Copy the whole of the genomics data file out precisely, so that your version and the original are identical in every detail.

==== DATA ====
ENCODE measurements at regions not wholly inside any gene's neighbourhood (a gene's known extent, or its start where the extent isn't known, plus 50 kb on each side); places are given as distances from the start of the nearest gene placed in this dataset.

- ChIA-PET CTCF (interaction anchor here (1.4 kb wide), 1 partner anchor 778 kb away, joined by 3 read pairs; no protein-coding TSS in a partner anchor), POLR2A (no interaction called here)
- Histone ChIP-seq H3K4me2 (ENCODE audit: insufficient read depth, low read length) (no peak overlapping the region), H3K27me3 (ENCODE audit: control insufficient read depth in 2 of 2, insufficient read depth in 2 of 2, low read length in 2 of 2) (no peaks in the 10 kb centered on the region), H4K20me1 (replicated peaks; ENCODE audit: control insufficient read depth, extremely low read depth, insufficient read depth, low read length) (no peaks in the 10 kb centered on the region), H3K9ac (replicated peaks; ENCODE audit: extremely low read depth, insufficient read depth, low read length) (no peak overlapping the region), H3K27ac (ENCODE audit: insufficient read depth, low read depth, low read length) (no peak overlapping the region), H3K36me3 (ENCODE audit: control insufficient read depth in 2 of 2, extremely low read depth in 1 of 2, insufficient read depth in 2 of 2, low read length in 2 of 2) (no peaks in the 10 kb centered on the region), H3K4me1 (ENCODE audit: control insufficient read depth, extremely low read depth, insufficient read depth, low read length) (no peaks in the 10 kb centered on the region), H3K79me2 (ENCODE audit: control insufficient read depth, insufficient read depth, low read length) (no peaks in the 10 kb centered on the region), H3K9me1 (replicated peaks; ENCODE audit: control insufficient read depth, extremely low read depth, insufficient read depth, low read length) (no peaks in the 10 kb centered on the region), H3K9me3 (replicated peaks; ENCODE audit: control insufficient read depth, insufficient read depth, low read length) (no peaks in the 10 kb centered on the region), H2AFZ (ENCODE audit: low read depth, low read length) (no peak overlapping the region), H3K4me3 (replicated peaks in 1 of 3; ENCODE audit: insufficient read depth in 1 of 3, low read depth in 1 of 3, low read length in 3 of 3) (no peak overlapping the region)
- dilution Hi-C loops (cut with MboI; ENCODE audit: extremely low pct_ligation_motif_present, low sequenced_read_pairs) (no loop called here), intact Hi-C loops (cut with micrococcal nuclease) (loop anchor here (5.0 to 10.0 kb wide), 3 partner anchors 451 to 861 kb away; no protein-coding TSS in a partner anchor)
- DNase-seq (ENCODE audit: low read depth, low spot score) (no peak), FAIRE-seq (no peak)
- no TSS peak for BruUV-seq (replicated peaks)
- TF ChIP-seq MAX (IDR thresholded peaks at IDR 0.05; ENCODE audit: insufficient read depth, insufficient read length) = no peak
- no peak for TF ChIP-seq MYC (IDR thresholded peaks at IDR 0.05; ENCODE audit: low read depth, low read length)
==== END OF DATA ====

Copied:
ENCODE measurements at regions not wholly inside any gene's neighbourhood (a gene's known extent, or its start where the extent isn't known, plus 50 kb on each side); places are given as distances from the start of the nearest gene placed in this dataset.

- ChIA-PET CTCF (interaction anchor here (1.4 kb wide), 1 partner anchor 778 kb away, joined by 3 read pairs; no protein-coding TSS in a partner anchor), POLR2A (no interaction called here)
- Histone ChIP-seq H3K4me2 (ENCODE audit: insufficient read depth, low read length) (no peak overlapping the region), H3K27me3 (ENCODE audit: control insufficient read depth in 2 of 2, insufficient read depth in 2 of 2, low read length in 2 of 2) (no peaks in the 10 kb centered on the region), H4K20me1 (replicated peaks; ENCODE audit: control insufficient read depth, extremely low read depth, insufficient read depth, low read length) (no peaks in the 10 kb centered on the region), H3K9ac (replicated peaks; ENCODE audit: extremely low read depth, insufficient read depth, low read length) (no peak overlapping the region), H3K27ac (ENCODE audit: insufficient read depth, low read depth, low read length) (no peak overlapping the region), H3K36me3 (ENCODE audit: control insufficient read depth in 2 of 2, extremely low read depth in 1 of 2, insufficient read depth in 2 of 2, low read length in 2 of 2) (no peaks in the 10 kb centered on the region), H3K4me1 (ENCODE audit: control insufficient read depth, extremely low read depth, insufficient read depth, low read length) (no peaks in the 10 kb centered on the region), H3K79me2 (ENCODE audit: control insufficient read depth, insufficient read depth, low read length) (no peaks in the 10 kb centered on the region), H3K9me1 (replicated peaks; ENCODE audit: control insufficient read depth, extremely low read depth, insufficient read depth, low read length) (no peaks in the 10 kb centered on the region), H3K9me3 (replicated peaks; ENCODE audit: control insufficient read depth, insufficient read depth, low read length) (no peaks in the 10 kb centered on the region), H2AFZ (ENCODE audit: low read depth, low read length) (no peak overlapping the region), H3K4me3 (replicated peaks in 1 of 3; ENCODE audit: insufficient read depth in 1 of 3, low read depth in 1 of 3, low read length in 3 of 3) (no peak overlapping the region)
- dilution Hi-C loops (cut with MboI; ENCODE audit: extremely low pct_ligation_motif_present, low sequenced_read_pairs) (no loop called here), intact Hi-C loops (cut with micrococcal nuclease) (loop anchor here (5.0 to 10.0 kb wide), 3 partner anchors 451 to 861 kb away; no protein-coding TSS in a partner anchor)
- DNase-seq (ENCODE audit: low read depth, low spot score) (no peak), FAIRE-seq (no peak)
- no TSS peak for BruUV-seq (replicated peaks)
- TF ChIP-seq MAX (IDR thresholded peaks at IDR 0.05; ENCODE audit: insufficient read depth, insufficient read length) = no peak
- no peak for TF ChIP-seq MYC (IDR thresholded peaks at IDR 0.05; ENCODE audit: low read depth, low read length)